Chino Second SB County City To Equip Police Officers With Body Cameras

(November 25)  Chino PD will become the second police department in the county to outfit its officers with body cameras, which will make video recordings of their interaction with the community during patrol and routine operations.
Rialto was the first city in San Bernardino County and among the first cities nationwide to arm the entirety of its street police force with the miniaturized devices. The cameras, worn on the uniforms, belts or eyeglasses of the officers are distinct from vehicle cameras, which have been in vogue with many police departments for a decade or more.
As of September 1, body cameras became standard issue equipment with all of Rialto’s police officers.
On November 19, the Chino City Council voted unanimously to authorize the expenditure of $295,825 to purchase 100 Taser Axon Flex on-officer video recorders and related equipment.
According to police chief Miles Pruitt, “The Chino Police Department currently equips its field personnel with digital audio recorders to record contacts with the public for use in court proceedings, report preparation and review, complaint investigations and internal reviews.   These recordings have proven extremely beneficial to field personnel, the police department and the community as a whole as they help increase the level of professionalism and transparency in regards to police interactions with the public.
“With the rapid evolution of portable video recorders, technology now allows for field personnel to capture video and audio of their field encounters.” Pruitt continued. “While technology has long existed which allows for the installation of video recorders in police vehicles. The benefits of such systems are limited due to the fact they only capture events which occur directly in front
of the vehicle, while ignoring the many encounters field personnel engage in and away from their vehicles. Over the past few years, the police department has monitored the evolution
of video camera technology. The department recognizes the critical importance on-officer video plays in modern law enforcement and its ability to help the department provide the increased levels of service anticipated from new development in the city of Chino.”
Pruitt elaborated, “In today’s world, the prevalence of surveillance cameras and cellular phone cameras often results in short video clips that fail to capture the full scope and nature of any given event. This often leads to incomplete video clips showing police personnel in an unfavorable light. On-officer video counters this problem by providing video recordings which tell the story from the officer’s perspective.”
According to Pruitt, the system the city is purchasing is a superior product to other body cameras.
“The Taser Axon Flex system has a 30-second pre-event buffer that captures video for the 30 seconds prior to the officer activating the recording function, effectively allowing for
officers to reach back in time and record critical events which happened before the officer could activate the system,” Pruitt said. “Over the last two years, the police department has been involved in the testing and evaluation of various on-officer video solutions. In an effort to identify the best solution for the department’s needs, each potential solution was evaluated using the following criteria: portability, video/audio quality, ease of use, mounting options, video management capability, pre-event recording capabilities, cost of purchase and maintenance, and vendor profiles and sustainability. Staff tested the three leading systems and concluded the Taser Axon Flex camera and the media storage solution were ideally suited to the needs of the department. The Axon Flex Camera provides multiple mounting options, records high quality video/audio, is small and lightweight, has pre-event recording (30 seconds), is reasonably priced, and is manufactured by a leading law enforcement technology manufacturer with a strong history of quality and success.”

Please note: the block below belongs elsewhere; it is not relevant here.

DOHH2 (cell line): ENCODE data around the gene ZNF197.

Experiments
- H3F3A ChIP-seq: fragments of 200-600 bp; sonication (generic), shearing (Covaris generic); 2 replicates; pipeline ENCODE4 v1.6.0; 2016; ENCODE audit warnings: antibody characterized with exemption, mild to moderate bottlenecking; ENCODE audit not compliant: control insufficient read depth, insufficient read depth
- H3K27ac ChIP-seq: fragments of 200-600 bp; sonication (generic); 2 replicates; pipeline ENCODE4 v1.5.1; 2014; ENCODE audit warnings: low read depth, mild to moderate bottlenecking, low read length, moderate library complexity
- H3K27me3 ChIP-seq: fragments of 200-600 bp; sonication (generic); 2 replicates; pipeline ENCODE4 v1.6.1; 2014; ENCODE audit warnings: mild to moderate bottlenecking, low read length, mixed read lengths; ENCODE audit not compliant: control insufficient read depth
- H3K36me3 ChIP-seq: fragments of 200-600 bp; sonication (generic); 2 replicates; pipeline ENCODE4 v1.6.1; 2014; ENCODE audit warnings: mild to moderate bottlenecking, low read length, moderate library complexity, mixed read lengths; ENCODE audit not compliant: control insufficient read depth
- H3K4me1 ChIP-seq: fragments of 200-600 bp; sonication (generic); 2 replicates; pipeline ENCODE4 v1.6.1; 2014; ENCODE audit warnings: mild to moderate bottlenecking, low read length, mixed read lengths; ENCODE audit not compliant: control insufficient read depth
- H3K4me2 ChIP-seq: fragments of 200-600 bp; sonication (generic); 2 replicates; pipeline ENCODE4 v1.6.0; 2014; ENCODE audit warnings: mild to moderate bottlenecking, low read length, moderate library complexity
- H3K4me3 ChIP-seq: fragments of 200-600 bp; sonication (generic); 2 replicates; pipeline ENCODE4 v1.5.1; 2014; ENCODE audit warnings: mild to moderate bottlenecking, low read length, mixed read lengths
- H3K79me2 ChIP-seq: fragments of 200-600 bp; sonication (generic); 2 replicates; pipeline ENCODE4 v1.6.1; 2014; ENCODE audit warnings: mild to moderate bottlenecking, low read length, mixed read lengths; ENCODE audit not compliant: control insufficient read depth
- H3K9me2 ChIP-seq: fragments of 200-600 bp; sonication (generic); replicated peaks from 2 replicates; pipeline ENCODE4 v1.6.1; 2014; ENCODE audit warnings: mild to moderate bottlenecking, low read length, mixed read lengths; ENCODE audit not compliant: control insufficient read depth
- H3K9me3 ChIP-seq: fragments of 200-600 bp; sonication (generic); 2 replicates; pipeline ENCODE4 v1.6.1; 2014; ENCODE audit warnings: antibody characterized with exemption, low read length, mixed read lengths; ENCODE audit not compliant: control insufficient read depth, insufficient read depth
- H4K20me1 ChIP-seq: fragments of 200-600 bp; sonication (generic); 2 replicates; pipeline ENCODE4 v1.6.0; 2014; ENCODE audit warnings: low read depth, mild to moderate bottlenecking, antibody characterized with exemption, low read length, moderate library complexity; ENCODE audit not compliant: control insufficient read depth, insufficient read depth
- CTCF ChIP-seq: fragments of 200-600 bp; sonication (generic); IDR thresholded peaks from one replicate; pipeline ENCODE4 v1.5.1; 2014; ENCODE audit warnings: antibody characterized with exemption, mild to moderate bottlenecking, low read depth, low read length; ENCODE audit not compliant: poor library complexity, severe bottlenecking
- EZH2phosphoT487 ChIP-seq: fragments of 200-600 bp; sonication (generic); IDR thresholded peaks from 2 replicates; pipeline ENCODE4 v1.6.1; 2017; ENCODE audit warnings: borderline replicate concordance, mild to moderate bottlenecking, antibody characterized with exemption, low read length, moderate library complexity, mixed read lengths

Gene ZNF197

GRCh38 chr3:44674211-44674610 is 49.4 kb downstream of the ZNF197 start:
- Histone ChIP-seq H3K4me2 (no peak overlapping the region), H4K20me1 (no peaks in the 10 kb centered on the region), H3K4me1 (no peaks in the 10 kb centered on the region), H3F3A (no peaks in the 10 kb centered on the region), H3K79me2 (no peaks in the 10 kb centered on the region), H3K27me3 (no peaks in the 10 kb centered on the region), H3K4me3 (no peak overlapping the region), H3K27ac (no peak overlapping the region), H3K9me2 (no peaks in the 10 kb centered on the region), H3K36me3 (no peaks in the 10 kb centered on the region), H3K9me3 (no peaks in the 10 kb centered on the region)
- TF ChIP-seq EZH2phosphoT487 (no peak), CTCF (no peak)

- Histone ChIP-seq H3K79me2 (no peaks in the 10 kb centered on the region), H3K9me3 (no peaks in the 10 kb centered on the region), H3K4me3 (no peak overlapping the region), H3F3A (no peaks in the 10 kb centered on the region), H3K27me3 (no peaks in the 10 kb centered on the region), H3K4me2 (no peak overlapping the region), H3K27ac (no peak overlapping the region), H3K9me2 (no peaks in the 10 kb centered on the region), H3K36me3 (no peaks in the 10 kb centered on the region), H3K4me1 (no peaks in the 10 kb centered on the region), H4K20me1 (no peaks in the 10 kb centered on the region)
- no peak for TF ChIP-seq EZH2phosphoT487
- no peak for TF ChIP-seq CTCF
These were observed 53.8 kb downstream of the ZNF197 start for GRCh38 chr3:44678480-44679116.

Pruitt said the Axon Flex system goes hand-in-glove with the data storage system the city will purchase with it.
“The system provides a secure and seamless cloud-based storage solution requiring only internet access to upload the video/audio files to Taser’s secure, encrypted servers,” Pruitt said. “Furthermore, the system has been court tested and is currently in use by numerous police agencies,  including the Rialto Police Department.
Finally, the platform provides robust access control and accountability while having no physical on-site storage  requirements.”
Pruitt said that “As new residential, commercial and industrial development continues to come online in the city, the police department is anticipating a corresponding increase in calls for service.  Deployment of the proposed on-officer video system will help the department and its officers meet these increased service needs through higher productivity and enhanced customer  service.”
The projected cost to implement this project is $295,825. Taser International of Scottsdale, Arizona manufactures the product.
The city will pay $73,238 for 100 of the cameras, and $166,200 to for data storage. One year of maintenance comes with the purchase of the cameras and the city will pay $33,728 for an additional two years of maintenance. Tax and shipping on the cameras will run to $22,659.

Leave a Reply